Tanner Rainey, 28, talked after he gave up a grand slam by Atlanta starter Huascar Ynoa in Washington’s May 4th loss in the nation’s capital, about his stuff slowly getting back up to what it was in 2019-20, when he established himself as a late-inning option and started to look like he could be a potential future closer.
“As far as the stuff, I feel like it’s pretty close to normal,” Rainey said. “The velo might not be quite what it was last year, but it feels like it’s getting better each time.”
That appearance was, however, the fourth in his first ten this season in which he gave up multiple runs, and the right-hander, who dealt with forearm tightness late in 2020 and a muscle strain near his collar bone this spring, has had to build back up after time off the mound.
Overall, Rainey said, the first month-plus of 2021 was, “somewhat disappointing.”
“Made some pitches that could have been executed a lot better that it seems like every time I’ve missed there, I’ve had to pay for it.”
On Friday night, in the series opener in Yankee Stadium, Rainey came on in the bottom of the eighth, after a six-run top of the inning blew things up and put the Nationals ahead, 9-3, and he walked the first batter he faced, putting a runner on in front of the top of the Yankees’ lineup. He proceeded to strike out three in a row, however, setting DJ LeMahieu, Giancarlo Stanton, and Aaron Judge down to get out of the inning without any damage.
Rainey, who’s averaged 95.2 MPH with his fastball, averaged 95.8 and got up to 97.4 MPH in the 20-pitch, 12-strike appearance.
The Nationals led 9-3 when he came in, but manager Davey Martinez wanted to get Rainey a little work.
“We wanted to get him in there,” Martinez explained. “[Pitching Coach Jim] Hickey and him did a bullpen session the other day, worked out some things, and we just wanted to get him some work in, and he looked good today. The ball was coming out.
“He was at 96 [with his fastball] but his slider was really good. So, it was a good outing for him.”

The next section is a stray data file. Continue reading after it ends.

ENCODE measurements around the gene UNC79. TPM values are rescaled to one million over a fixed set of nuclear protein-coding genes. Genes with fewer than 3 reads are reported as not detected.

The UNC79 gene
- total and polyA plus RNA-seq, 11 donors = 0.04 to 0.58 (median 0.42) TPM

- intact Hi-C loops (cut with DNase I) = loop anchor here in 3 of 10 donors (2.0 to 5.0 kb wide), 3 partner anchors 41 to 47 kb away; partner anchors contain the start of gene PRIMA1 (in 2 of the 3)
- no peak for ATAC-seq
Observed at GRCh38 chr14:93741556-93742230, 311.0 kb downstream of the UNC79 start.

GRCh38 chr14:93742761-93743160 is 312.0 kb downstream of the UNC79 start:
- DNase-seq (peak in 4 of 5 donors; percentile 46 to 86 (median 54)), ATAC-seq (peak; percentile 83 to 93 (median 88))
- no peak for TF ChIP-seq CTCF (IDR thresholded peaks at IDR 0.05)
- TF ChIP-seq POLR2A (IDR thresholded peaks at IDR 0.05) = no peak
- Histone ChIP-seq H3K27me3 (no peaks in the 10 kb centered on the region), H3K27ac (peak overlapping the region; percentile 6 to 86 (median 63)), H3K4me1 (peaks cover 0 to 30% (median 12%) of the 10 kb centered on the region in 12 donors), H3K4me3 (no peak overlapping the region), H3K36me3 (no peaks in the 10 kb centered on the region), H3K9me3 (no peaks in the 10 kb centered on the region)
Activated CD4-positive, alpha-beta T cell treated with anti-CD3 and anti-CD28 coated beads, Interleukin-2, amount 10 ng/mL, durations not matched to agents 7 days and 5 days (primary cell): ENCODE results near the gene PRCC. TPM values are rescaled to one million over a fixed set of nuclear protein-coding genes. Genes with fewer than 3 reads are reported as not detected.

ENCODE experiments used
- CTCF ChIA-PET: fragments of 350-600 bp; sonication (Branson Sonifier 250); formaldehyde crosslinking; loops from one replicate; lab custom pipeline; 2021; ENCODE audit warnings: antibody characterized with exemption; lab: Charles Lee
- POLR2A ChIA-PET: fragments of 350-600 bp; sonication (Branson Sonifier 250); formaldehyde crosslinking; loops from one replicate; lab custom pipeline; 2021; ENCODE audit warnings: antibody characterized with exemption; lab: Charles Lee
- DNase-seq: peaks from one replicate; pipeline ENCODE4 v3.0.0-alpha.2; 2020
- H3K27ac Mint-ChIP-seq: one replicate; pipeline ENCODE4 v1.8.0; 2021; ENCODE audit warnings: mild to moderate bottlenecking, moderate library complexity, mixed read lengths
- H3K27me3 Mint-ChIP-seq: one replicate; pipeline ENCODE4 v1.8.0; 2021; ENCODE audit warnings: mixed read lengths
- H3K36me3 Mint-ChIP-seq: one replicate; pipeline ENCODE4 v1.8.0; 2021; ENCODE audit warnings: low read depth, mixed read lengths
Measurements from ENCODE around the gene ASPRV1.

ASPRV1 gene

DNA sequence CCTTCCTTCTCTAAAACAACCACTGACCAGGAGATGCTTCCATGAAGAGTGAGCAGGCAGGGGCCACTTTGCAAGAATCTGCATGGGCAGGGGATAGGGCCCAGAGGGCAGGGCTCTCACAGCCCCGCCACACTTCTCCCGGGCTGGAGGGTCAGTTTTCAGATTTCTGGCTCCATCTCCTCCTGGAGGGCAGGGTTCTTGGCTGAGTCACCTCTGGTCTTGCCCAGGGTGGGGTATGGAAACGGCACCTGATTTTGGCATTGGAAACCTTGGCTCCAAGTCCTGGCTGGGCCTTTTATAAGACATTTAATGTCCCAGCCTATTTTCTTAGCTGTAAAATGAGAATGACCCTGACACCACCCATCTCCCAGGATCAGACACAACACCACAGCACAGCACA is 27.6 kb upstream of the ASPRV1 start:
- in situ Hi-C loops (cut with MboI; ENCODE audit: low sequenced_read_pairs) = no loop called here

Rainey got LeMahieu looking with a 96.5 MPH fastball, then got Stanton and Judge with 0-2 and 2-2 sliders, respectively.
Opposing hitters had a .188 AVG on his slider this season after that appearance.
“He was a little shorter with his delivery, and he was able to get the ball down. He had good depth on his slider,” Martinez said.
“When he does that, that slider is nasty. He threw some good ones today, so hopefully this will resonate with him and he’ll start doing it on a consistent basis.”
Harris, 36, who has dealt with inflammation in his right hand which kept him out of action until earlier this week, got the call in the ninth, with the Nationals up 11-3, and the second time out this season, he gave up a hit, walk, and run in a 17-pitch frame in which he threw cutters for all but one of his pitches.
He threw 76.5% cutters last season, and is up to 85% overall this season, but Friday night it was 94%.
“He wanted to throw his cutter. His curveball, he threw one curveball, but he’s working on his cutter, getting the ball where he wanted to throw it,” Martinez said.“I thought he threw the ball well yesterday.”
An appearance with a big lead is one thing, but, Martinez said, in a tighter game the pitch mix might be different. This time he was working on his cutter in a game situation.
“We wanted to get him in there and get some work. Same thing with Rainey. We wanted him to get some work in.”
“These are two guys,” Martinez told reporters on Thursday. “I’ve said all along, they’re going to pitch big innings for us, high-leverage innings for us, so we just want to continue to get them work and get them going.”
The skipper turned to Rainey again in the eleventh inning on Saturday afternoon, with the score tied at three, and the righty walked the first two batters he faced, Stanton and Judge.
With a five-man infield behind him, Rainey got the ground ball he was looking for with a 1-2 slider to Gleyber Torres, but the weak roller was just weak enough that Rainey rushed to it and bobbled the ball allowing the winning run to score.
“I mean, the big key there is obviously get the first guy,” Rainey said of his approach with a runner on second to start extra innings, “put yourself ahead with one out and then hope for weak contact or strikeouts to try to get to two, that way the fly ball is not a sac fly, and you can kind of escape the jam.
“But when you walk two guys and you put them on third, then you put yourself in a shitty situation.”